Modi & Narmada dam politics in Gujarat, MP

The Asian Age.

Opinion, Edit

Madhya Pradesh CM Shivraj Singh Chouhan, also from the BJP, did not show up at the grand Sunday inaugural although he was supposed to.

Prime Minister Narendra Modi offers prayers by the Narmada river during the inauguration of the Sardar Sarovar Dam at Kevadiya in Gujarat’s Narmada district. (Photo: PTI)

Prime Minister Narendra Modi chose his birthday on Sunday to dedicate the Sardar Sarovar Dam to the nation. While many may wince at the thought of an elected leader publicising the use of a personal anniversary to officially launch a public project as potentates of yore did, the question that suggests itself is whether Mr Modi would have chosen to inaugurate the dam if the Gujarat Assembly election were not around the corner.

The reason for the question is that benefits from the dam are unlikely to accrue to Gujarat’s farmers as the canal system meant to carry the water to irrigate farmlands in some 18,000 Gujarat villages is not even half done. The BJP’s critics, in fact, contend that barely 20 per cent of the canal work is complete, though the saffron party has been in power in Gujarat for the past 22 years, of which Mr Modi himself was at the helm for 14.

The Sardar Sarovar project, deriving its water from the Narmada river, is meant to supply water for irrigation and electricity generation to the drier regions of Madhya Pradesh, and needy parts of Rajasthan and Maharashtra, besides Gujarat. But all the hoopla generated by BJP chief Amit Shah and the PM himself is on Gujarat. Is this because polls are not imminent in the other three states?

Madhya Pradesh chief minister Shivraj Singh Chouhan, also from the BJP, did not show up at the grand Sunday inaugural although he was supposed to. The reason is that even as the PM’s birthday was being celebrated in high gear elsewhere, thousands of people, led by Medha Patkar’s Narmada Bachao Andolan and several political parties and NGOs, were marching in protest in MP and offering “jal satyagraha” (standing for an indefinite period in the Narmada waters at great personal risk). Their concern is that the building of the dam has submerged lakhs of hectares of high quality agricultural land in the Narmada valley in MP, and displaced about 40,000 people in the “submergence” area. These nowhere people have lost their lands and livelihoods and have not been rehabilitated in terms envisaged by the Supreme Court, and are running form pillar to post.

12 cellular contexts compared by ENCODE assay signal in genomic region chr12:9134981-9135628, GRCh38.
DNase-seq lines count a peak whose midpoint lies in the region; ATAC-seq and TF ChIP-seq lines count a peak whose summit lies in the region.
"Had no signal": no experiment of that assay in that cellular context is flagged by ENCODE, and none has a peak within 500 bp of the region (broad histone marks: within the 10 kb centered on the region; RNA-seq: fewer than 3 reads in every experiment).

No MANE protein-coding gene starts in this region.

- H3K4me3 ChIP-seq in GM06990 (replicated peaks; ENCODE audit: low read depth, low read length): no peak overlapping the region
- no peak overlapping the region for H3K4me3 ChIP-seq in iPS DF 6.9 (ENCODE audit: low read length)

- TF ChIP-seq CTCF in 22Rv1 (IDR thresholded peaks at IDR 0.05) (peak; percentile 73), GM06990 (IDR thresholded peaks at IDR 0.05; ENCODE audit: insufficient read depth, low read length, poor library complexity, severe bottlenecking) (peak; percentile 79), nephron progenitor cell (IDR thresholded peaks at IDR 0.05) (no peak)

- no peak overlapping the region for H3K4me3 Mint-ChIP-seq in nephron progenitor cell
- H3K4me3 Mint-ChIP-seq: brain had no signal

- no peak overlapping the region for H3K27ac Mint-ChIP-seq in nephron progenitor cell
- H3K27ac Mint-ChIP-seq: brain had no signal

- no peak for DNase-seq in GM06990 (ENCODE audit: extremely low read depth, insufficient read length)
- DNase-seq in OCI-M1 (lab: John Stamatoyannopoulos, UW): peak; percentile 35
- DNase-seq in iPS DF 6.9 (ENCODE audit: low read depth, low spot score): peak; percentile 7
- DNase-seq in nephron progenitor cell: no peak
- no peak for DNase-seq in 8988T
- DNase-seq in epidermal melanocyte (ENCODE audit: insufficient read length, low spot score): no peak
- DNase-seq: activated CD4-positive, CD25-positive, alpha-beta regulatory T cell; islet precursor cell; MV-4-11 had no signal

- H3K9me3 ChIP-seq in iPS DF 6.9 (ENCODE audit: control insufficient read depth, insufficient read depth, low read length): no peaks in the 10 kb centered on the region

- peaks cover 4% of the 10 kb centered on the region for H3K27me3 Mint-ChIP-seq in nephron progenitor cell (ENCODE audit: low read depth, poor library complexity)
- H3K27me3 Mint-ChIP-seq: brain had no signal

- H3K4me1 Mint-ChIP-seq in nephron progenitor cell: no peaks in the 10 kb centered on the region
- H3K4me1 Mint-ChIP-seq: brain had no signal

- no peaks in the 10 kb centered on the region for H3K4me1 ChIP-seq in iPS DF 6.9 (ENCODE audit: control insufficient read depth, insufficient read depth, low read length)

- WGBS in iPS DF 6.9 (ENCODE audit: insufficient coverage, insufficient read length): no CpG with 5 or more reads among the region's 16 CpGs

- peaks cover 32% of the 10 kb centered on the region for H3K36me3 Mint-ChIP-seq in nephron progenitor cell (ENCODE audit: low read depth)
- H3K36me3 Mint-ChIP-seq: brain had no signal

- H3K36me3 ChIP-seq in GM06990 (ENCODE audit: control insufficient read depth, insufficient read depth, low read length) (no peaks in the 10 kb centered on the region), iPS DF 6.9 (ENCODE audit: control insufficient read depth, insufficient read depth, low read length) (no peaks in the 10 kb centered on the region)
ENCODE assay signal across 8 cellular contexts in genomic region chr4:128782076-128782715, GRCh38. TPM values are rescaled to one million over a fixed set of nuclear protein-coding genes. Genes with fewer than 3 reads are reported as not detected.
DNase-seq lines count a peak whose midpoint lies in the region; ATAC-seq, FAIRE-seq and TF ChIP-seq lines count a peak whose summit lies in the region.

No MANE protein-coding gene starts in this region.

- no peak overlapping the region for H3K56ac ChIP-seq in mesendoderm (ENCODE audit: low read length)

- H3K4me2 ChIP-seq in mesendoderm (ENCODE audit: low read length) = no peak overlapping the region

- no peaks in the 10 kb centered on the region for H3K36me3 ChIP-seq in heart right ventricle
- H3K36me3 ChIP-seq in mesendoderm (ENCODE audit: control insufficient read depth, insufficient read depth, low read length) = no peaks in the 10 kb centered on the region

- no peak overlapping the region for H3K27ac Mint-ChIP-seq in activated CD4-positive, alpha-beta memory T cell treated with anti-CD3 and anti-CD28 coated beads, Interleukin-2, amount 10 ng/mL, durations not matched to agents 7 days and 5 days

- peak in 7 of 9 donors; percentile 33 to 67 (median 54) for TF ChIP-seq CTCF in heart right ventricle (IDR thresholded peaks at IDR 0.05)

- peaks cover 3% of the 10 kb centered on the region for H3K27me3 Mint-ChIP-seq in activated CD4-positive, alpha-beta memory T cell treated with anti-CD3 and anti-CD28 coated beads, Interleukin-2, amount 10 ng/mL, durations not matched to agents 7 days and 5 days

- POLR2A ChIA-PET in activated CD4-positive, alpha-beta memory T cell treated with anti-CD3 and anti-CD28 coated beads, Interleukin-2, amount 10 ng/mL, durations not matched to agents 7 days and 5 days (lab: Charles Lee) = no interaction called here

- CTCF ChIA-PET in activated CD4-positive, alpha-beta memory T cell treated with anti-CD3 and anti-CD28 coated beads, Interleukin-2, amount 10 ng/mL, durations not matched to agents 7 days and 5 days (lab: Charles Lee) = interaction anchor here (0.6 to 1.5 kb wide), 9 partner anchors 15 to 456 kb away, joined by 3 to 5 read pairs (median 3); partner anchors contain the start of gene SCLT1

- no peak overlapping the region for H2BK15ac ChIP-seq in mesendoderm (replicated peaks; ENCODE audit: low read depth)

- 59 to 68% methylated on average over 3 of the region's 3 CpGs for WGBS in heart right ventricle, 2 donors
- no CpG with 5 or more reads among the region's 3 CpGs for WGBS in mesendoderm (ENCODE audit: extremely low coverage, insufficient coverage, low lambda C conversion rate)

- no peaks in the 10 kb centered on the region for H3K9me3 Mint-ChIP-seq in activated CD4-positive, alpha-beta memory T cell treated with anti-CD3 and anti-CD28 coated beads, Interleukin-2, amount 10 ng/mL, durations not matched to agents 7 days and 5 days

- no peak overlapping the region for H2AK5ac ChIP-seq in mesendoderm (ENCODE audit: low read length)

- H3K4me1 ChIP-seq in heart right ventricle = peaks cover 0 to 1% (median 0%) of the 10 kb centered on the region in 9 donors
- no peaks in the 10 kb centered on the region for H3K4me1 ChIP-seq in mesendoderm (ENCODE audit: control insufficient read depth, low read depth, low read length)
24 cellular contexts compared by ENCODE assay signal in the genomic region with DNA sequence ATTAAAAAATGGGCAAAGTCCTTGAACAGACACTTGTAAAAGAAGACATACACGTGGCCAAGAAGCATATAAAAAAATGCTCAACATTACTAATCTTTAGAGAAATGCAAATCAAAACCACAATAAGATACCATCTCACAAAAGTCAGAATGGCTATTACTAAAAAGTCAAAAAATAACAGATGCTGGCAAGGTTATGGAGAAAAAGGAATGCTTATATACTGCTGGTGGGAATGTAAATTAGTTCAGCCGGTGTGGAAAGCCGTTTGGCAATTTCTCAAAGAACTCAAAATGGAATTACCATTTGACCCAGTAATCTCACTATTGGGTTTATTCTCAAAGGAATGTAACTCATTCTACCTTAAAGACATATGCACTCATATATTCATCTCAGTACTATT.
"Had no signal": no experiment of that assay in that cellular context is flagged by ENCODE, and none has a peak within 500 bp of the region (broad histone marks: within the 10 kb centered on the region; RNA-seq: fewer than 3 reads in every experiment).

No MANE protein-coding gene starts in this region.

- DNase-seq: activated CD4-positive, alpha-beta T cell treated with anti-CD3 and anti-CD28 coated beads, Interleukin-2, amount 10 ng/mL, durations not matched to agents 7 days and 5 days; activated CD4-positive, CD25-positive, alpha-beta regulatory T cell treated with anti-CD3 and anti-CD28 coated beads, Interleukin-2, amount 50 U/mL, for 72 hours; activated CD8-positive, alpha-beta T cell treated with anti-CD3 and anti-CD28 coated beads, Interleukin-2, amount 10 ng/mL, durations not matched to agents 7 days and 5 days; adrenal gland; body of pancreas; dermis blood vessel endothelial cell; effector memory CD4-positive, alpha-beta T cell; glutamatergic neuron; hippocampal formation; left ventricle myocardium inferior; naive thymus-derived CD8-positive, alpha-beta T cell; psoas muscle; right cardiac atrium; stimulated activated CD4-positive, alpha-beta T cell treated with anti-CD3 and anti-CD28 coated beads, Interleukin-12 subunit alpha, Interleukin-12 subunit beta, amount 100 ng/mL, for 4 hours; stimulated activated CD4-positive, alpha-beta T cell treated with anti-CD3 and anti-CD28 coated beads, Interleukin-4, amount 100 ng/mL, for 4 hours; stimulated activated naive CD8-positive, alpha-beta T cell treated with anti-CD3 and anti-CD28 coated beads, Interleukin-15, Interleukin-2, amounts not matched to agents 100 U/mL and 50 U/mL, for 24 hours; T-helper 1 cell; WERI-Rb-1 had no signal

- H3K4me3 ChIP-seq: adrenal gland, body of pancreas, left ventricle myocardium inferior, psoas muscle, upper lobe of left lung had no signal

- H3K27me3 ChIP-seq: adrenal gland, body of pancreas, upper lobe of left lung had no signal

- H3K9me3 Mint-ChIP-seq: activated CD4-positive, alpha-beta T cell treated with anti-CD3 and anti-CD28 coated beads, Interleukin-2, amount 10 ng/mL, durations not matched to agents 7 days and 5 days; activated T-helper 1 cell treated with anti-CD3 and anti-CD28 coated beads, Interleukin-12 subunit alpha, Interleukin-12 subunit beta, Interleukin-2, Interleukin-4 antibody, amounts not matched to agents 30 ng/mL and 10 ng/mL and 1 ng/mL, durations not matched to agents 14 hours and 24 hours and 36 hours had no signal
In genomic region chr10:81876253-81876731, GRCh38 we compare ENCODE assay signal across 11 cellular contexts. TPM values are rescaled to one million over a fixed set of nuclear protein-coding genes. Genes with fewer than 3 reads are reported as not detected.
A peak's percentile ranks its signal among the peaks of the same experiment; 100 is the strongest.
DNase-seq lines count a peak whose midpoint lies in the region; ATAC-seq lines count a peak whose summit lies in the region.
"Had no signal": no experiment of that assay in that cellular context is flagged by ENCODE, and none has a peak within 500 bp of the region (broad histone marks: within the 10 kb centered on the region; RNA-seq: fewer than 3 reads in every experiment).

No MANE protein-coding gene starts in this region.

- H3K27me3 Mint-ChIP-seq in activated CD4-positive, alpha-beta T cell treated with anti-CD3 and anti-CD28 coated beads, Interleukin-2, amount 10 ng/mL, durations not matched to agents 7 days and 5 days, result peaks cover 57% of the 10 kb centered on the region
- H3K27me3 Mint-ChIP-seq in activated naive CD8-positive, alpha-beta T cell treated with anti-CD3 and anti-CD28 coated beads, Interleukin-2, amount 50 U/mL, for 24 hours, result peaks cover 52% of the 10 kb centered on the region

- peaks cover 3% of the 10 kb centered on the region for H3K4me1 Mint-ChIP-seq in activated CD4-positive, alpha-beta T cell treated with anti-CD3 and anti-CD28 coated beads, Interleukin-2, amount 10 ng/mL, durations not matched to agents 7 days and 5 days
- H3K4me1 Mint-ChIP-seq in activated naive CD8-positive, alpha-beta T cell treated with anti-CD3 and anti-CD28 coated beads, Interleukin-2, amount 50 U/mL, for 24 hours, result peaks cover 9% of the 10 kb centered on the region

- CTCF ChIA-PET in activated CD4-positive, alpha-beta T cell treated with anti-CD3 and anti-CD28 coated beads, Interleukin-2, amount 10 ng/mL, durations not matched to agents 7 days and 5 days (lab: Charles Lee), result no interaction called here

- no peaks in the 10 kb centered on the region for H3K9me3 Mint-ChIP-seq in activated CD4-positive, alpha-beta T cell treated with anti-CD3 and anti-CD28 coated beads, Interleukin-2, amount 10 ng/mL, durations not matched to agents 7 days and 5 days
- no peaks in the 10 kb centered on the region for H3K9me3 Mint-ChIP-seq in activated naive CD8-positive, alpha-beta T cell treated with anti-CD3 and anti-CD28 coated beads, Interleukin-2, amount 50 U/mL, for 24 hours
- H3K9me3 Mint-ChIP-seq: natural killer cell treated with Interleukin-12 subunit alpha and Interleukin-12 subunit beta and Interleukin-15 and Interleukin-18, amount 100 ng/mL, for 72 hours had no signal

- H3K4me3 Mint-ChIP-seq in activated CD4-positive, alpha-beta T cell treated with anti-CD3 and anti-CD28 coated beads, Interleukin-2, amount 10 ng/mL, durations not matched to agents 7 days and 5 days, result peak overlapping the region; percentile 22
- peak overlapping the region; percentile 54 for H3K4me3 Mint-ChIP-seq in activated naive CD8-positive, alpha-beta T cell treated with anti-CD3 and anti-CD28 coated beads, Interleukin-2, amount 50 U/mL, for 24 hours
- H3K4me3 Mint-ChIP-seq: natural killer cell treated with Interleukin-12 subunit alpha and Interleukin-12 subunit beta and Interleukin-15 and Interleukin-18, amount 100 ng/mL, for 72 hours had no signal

The protests led by the NBA have been staged over a very long period of time and the public mood is roiled. In June this year, the state had even imposed the National Security Act to deal with the villager protesters, an unusually large number of whom happen to be women.

Apart from rehabilitation, other concerns voiced relate to environmental damage and fears that the Narmada waters are being handed over to automakers and foreign soft drink conglomerates in Gujarat since the canals are not yet ready to take them to farmers.